Pablo Sandoval is a three-time World Series a champion, a former World Series MVP and a two-time All-Star.
He’s also, at 29, eating himself out of the league.
The Red Sox third baseman was placed on the 15-day disabled list Wednesday with a shoulder issue. The 5-11 Sandoval, who weighs more than 250 pounds, signed a five-year, $95 million contract with Boston in November 2014.
This year, he is 0-for-6 with four strikeouts.
“(The Red Sox have) had some bad contracts in recent years, but they’ve figured out a way to get around a lot of those – but I don’t know what they could do with this one,” Boston Globe Red Sox beat writer Pete Abraham said on CBS Sports Radio’s Ferrall on the Bench. “The thing that I think is the most disappointing is he was coming off a bad year last year and so was Hanley Ramirez. But Hanley Ramirez came into camp, he had a good attitude, he lost a few pounds, he embraced going to first base and he’s been pretty good for the first week of the season. There’s some positive things coming out of Hanley Ramirez, and they hoped that the same thing would happen with Sandoval, that he would come off the bad year last year (and) come in with a good attitude. Dave Dombrowski is running the team, there’s a lot of optimism with the young guys. They thought, ‘He’s going to come in and be part of the program. It’ll work out.’ It just hasn’t been good since the start of spring training. He didn’t hit in spring training and he doesn’t really have anywhere to play now.”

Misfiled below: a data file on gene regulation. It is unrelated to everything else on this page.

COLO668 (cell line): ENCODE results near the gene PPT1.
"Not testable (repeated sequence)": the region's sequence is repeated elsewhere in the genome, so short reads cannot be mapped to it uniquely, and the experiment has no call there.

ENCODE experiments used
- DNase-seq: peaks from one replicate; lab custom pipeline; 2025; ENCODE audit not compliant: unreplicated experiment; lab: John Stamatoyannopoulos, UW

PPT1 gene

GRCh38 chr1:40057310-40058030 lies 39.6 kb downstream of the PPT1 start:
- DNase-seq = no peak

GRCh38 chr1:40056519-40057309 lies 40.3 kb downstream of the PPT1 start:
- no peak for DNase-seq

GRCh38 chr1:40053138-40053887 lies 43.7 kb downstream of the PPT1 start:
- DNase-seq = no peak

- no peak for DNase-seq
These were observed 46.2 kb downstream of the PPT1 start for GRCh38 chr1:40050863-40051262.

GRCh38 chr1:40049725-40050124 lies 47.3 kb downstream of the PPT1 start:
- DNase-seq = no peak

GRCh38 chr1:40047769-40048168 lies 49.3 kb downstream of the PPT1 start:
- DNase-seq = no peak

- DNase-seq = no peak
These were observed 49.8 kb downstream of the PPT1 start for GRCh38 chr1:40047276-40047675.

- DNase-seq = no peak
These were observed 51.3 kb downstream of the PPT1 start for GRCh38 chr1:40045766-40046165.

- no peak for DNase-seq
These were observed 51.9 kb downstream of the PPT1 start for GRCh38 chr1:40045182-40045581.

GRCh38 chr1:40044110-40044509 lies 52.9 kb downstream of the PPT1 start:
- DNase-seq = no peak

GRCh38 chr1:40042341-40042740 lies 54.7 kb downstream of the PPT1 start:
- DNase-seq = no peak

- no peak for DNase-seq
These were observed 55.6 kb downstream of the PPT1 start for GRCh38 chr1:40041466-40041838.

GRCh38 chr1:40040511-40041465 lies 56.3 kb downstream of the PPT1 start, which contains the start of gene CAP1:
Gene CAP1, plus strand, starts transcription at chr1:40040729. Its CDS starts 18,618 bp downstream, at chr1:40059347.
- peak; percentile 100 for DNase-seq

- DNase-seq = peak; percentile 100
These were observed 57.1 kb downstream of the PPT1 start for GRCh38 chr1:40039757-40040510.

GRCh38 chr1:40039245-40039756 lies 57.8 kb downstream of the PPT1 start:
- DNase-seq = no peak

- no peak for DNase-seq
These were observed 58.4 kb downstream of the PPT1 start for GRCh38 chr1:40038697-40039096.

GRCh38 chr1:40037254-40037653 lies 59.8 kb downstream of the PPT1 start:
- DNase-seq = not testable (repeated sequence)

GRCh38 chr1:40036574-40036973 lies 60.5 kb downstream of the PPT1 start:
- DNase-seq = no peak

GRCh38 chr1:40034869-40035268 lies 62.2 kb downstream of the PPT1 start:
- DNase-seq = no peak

Sandoval, a career .287 hitter, had career-lows in average (.245) and OBP (.292) last season and finished with the fewest home runs (10), RBIs (47), walks (25) and runs (43) since his rookie season in 2008, when he played just 41 games. He lost his starting job to Travis Shaw this spring and has barely played.
The Boston faithful, well, they’re not happy about it.
“It’s brutal,” Abraham said. “This is a guy that they’re taking out their frustrations on. He gets hammered everywhere on social media. He was the only guy that got booed at the home-opener on Monday. It’s a bad scene. When you’re booing a guy at the home-opener, there’s nowhere to go from there. It’s not as bad as I would say it was for Carl Crawford a few years ago – because that was another contract that really went south on them – but it’s getting to that point where any time he sticks his head out of the dugout, he gets booed.”